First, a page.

15 November, 1989
Water Flows Standards For Fire Protection
The Township plans to introduce a new ordinance which would require minimum water flow standards as fire protection for all new construction.
The ordinance has been in preparation for nearly a year and was discussed last Monday in work session by Township Committee. Committee plans to introduce it on Monday, November 27. A similar ordinance is expected to be introduced in the Borough, since the standards were developed by the Township engineer working with fire and zoning officials in each municipality and a water ‘ consultant. The proposed ordinance is said to be the first of its kind in New Jersey.
Under the terms of the ordinance, Princeton (Borough and Township) is divided into five districts. Proof of water flow rates expressed in gallons per minute would be required for all view construction in each ‘ district before a building permit could be issued.
The standards vary from district to district and are based on building height permitted in the district and the density or distance between buildings.
The standards range from 500 to 999 gpm in the less dense northwest and northeast Township to 4,000 gpm in the Central Business District, the Nassau Inn and the high rise area of Princeton Medical Center.
Between 3,000 and 3,999 gpm would be required for new construction on Princeton University’s main campus, the Institute for Advanced Study, Princeton Seminary, Westminster Choir College, Princeton High School, Griggs Farm and the Princeton Shopping Center.
The rest of the Borough and the high-density affordable housing districts of the Township call for between 2,000 and 2,999 gpm, while the Battle Road area and the Battle Road area and the eastern area of the Township call for 1,000 to 1,999 gpm. The standards are in keeping with thoise set by the National Fire Protection Association, although those responsible for developing the ordinance also looked at standards set by the Insurances Services Organization and by a model ordinance developed by the State Department of Community Affairs.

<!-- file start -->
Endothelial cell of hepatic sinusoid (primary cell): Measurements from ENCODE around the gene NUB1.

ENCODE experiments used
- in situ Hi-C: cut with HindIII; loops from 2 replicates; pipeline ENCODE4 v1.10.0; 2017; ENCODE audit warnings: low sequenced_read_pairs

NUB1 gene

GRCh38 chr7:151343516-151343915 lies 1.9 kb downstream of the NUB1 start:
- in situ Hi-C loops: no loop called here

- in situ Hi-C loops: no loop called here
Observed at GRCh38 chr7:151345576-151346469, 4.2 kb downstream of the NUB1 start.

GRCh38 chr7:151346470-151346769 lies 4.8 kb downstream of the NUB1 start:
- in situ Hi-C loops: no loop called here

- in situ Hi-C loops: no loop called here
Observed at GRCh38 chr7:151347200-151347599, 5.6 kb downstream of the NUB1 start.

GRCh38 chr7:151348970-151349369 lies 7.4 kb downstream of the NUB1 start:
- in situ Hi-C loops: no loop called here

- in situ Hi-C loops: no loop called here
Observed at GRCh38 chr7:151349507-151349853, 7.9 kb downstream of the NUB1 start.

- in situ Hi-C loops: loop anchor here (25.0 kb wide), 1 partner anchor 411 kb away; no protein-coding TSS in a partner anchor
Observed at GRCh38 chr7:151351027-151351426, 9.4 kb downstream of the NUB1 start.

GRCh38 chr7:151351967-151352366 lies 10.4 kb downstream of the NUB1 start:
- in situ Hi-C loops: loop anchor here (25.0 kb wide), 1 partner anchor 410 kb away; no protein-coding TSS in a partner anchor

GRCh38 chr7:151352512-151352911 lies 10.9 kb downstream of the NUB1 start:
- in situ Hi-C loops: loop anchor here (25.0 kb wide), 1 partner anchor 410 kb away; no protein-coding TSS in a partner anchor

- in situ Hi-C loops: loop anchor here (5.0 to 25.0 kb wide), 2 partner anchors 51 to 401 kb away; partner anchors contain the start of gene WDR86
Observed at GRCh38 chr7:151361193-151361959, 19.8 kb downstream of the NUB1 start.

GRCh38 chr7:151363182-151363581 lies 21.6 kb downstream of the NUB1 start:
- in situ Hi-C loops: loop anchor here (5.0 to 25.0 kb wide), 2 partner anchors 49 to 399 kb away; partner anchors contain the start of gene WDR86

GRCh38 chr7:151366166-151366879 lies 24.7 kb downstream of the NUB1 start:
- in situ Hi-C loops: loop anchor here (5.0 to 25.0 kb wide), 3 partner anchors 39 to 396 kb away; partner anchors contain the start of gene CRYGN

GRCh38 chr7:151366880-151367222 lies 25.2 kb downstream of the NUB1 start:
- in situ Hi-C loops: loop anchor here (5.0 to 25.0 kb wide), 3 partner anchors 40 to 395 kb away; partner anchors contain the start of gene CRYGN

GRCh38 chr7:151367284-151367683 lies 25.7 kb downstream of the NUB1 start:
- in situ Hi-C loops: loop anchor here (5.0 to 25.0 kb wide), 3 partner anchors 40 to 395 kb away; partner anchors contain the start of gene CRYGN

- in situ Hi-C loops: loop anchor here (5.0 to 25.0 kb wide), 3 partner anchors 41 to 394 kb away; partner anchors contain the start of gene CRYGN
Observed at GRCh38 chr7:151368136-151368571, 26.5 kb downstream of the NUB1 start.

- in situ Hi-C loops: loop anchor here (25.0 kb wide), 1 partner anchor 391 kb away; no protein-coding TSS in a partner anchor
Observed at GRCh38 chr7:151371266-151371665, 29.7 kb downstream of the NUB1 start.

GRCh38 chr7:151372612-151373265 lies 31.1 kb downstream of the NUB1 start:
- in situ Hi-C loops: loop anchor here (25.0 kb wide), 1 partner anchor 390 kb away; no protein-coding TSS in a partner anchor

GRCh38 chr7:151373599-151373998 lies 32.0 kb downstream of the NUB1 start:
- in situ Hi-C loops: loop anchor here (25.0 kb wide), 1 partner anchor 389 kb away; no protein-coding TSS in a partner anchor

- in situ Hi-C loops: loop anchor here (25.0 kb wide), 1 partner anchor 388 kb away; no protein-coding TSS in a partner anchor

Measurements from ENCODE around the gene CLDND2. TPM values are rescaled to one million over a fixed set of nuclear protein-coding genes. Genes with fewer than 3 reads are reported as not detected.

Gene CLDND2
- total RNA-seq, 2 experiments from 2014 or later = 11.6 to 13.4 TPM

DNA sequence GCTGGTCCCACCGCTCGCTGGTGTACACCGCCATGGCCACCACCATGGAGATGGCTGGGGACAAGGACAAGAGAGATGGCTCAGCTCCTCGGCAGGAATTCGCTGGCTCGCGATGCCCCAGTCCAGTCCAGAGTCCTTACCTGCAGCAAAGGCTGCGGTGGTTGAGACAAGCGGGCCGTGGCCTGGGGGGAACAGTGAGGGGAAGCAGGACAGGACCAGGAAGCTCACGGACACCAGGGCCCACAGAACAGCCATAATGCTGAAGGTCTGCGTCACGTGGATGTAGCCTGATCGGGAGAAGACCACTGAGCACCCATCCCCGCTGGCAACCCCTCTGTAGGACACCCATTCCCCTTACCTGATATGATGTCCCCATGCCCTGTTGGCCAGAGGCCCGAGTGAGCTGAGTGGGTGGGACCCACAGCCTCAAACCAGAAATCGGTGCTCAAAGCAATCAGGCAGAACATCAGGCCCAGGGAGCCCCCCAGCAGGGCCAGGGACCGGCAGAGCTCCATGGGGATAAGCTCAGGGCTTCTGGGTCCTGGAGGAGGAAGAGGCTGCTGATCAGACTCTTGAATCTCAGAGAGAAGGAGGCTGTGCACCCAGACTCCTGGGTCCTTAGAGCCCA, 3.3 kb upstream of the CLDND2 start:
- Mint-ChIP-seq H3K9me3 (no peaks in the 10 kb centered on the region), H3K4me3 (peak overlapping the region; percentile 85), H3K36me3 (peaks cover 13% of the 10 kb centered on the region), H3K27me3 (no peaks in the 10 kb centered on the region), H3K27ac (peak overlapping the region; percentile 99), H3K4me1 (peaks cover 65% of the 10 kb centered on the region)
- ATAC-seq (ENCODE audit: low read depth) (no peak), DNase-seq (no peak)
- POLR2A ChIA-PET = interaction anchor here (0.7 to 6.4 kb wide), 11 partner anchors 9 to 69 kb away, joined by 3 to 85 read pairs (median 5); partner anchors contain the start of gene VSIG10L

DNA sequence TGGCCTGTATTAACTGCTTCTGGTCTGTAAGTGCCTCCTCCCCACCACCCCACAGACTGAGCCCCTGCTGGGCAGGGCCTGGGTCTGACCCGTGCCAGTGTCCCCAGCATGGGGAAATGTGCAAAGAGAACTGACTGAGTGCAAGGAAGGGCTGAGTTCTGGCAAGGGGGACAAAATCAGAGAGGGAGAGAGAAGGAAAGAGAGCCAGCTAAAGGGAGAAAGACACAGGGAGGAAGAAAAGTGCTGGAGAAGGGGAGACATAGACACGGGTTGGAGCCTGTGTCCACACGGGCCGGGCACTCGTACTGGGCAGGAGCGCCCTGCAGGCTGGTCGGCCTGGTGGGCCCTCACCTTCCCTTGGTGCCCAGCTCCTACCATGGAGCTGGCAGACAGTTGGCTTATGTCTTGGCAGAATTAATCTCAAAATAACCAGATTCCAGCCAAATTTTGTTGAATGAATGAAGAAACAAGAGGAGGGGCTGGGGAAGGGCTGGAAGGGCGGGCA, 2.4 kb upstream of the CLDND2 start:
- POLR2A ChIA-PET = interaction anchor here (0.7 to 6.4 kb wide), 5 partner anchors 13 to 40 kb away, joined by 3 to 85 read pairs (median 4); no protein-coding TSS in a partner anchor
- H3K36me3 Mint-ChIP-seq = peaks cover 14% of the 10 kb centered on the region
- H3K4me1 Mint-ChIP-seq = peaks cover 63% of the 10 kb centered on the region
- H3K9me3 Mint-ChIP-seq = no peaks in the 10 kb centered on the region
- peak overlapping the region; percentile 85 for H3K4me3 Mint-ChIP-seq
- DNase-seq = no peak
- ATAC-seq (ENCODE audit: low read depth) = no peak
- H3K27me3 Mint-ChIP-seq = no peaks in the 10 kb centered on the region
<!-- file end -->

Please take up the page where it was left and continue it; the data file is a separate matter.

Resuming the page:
The purpose is to make sure that the water lines leading to new construction are sized pro, perly to assure flows that will meet these fire protection standards. The genesis of the ordinance .can be traced to the summer of 1988, when Prince-ton experienced dangerous drops in pressure at fire hydrants in the Central Business District, on campus and in the Russell Estates.
Conditions improved later that summer and into the fall, as Elizabethtown Water Company replaced water mains in certain sections of the Borough and Township with larger lines. For Russell Estates, for instance, a 16-inch line was installed along Stockton Street and extended to Farrand Drive and to Edgerstoune, replacing a six-inch line into the development.
According to Township Engineer Robert V. Kiser, Russell Estates was experiencing 660 gpm with the six-inch ‘ line and 1660 gpm after the 16-inch line was installed. “We’re hoping to avoid another situation like the one in Russell Estates,” said Mr. Kiser,- “where Elizabethtown had to go in later, after the development was largely completed, and install a bigger line.”
The ordinance contains provisions whereby the developer can make the building more fireproof and receive a building , permit in instances when the , water company cannot assure installation of the properly sized water line. “The ordinance does not seek to punish the developer when the Water Company can not meet its responsibility,” remarked Committeewoman Kate Litvak.
The water flow standard can be adjusted upward or downward if the new construction either exceeds, or is less than, the maximum permitted in the zone. Princeton University has asked to test the new ordinance against recent construction in the Borough and the Township using the University’s new economics building as the example in the Borough and the additional units in the Butler tract in the Township.